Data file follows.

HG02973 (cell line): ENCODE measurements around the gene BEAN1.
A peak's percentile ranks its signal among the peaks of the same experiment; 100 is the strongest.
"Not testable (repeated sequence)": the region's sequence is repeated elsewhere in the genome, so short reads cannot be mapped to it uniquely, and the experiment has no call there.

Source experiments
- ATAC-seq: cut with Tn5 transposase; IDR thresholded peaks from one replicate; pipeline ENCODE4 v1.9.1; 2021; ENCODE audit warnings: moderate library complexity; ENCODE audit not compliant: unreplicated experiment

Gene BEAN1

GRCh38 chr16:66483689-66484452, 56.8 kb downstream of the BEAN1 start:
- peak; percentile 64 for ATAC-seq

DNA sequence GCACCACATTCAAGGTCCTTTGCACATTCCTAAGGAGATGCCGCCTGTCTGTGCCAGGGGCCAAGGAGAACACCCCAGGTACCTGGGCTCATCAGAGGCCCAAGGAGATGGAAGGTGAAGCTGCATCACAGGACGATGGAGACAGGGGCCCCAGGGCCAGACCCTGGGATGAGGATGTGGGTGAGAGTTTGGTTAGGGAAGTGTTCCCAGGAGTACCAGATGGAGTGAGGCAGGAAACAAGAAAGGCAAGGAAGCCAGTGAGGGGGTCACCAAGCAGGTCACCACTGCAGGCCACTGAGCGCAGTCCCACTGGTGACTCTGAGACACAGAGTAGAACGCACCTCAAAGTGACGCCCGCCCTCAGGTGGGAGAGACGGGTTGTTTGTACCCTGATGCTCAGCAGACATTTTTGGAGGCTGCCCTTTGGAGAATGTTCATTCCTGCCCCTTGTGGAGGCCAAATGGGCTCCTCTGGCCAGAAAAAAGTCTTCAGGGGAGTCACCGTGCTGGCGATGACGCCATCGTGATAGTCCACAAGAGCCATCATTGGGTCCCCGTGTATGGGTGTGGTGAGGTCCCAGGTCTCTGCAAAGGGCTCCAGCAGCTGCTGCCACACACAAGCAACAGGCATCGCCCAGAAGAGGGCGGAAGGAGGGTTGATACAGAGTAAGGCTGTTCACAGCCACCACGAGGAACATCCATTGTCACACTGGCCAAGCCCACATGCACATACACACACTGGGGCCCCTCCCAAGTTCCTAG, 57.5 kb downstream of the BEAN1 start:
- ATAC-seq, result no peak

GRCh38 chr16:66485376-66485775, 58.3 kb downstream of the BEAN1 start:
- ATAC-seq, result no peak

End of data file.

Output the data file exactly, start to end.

HG02973 (cell line): ENCODE measurements around the gene BEAN1.
A peak's percentile ranks its signal among the peaks of the same experiment; 100 is the strongest.
"Not testable (repeated sequence)": the region's sequence is repeated elsewhere in the genome, so short reads cannot be mapped to it uniquely, and the experiment has no call there.

Source experiments
- ATAC-seq: cut with Tn5 transposase; IDR thresholded peaks from one replicate; pipeline ENCODE4 v1.9.1; 2021; ENCODE audit warnings: moderate library complexity; ENCODE audit not compliant: unreplicated experiment

Gene BEAN1

GRCh38 chr16:66483689-66484452, 56.8 kb downstream of the BEAN1 start:
- peak; percentile 64 for ATAC-seq

DNA sequence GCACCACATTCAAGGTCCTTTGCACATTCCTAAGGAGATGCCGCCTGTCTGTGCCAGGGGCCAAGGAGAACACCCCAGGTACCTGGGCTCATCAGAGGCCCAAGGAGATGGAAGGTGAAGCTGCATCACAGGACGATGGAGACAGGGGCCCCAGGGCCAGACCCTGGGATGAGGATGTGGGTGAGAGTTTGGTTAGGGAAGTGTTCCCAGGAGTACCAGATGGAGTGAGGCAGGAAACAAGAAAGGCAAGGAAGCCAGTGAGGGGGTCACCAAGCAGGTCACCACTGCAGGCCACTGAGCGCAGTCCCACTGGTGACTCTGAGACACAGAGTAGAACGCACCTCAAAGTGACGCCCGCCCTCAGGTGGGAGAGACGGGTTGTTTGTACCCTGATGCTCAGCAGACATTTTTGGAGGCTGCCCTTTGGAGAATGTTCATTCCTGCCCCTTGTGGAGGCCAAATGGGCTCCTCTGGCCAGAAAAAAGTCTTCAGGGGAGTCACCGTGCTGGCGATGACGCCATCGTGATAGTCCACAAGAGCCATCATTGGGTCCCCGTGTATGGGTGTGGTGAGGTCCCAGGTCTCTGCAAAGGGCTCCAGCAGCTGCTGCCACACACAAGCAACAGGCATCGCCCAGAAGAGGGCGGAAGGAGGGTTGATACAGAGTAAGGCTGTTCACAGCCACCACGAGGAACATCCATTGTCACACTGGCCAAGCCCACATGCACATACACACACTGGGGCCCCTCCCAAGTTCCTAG, 57.5 kb downstream of the BEAN1 start:
- ATAC-seq, result no peak

GRCh38 chr16:66485376-66485775, 58.3 kb downstream of the BEAN1 start:
- ATAC-seq, result no peak